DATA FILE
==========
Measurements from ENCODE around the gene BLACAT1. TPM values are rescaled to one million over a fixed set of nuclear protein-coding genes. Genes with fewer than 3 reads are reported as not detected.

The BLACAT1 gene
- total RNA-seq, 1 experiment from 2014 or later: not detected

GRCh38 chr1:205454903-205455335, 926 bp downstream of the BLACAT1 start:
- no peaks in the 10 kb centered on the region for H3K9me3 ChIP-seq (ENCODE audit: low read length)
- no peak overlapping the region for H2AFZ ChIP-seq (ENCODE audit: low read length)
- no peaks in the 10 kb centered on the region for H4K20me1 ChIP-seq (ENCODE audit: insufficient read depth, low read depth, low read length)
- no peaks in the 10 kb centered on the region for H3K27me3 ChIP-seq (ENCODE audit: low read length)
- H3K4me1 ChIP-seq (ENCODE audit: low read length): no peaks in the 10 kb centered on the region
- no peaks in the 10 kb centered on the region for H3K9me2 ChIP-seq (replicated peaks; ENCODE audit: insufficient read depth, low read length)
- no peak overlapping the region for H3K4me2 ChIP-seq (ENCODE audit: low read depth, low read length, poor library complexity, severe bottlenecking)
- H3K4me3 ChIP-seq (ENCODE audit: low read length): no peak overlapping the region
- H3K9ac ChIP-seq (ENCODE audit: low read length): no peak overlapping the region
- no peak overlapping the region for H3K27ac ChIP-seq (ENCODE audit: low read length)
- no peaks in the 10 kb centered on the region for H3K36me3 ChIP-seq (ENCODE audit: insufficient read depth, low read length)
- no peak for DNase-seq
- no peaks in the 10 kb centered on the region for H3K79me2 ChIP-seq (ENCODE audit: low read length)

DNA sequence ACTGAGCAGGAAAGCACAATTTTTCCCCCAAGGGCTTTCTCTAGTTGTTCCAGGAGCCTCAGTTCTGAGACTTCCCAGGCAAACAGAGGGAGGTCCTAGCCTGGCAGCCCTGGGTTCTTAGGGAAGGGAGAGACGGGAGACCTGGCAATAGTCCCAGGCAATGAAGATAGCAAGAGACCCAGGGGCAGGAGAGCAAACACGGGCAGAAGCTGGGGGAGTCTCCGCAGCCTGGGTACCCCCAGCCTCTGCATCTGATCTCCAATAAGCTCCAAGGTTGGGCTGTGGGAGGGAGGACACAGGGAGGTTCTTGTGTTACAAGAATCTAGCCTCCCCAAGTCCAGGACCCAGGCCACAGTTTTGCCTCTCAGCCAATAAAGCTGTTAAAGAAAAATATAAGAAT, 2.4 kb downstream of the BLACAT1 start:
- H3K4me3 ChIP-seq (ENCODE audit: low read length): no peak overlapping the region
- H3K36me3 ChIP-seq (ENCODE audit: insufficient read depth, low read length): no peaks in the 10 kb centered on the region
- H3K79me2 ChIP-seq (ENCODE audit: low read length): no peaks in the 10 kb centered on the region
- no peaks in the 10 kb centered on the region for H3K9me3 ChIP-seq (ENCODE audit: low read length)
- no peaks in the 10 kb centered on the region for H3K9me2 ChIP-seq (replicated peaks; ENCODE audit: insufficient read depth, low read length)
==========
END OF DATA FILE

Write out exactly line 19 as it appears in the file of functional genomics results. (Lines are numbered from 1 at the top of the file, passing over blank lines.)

- H3K4me3 ChIP-seq (ENCODE audit: low read length): no peak overlapping the region